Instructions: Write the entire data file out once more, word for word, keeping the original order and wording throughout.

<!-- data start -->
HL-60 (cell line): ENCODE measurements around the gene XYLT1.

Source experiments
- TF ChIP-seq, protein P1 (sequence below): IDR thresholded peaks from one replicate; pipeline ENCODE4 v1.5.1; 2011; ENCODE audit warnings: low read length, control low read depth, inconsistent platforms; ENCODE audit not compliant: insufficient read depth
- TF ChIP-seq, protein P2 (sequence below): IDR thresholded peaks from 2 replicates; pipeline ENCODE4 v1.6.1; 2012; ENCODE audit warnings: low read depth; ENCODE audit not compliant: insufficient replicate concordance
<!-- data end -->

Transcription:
HL-60 (cell line): ENCODE measurements around the gene XYLT1.

Source experiments
- TF ChIP-seq, protein P1 (sequence below): IDR thresholded peaks from one replicate; pipeline ENCODE4 v1.5.1; 2011; ENCODE audit warnings: low read length, control low read depth, inconsistent platforms; ENCODE audit not compliant: insufficient read depth
- TF ChIP-seq, protein P2 (sequence below): IDR thresholded peaks from 2 replicates; pipeline ENCODE4 v1.6.1; 2012; ENCODE audit warnings: low read depth; ENCODE audit not compliant: insufficient replicate concordance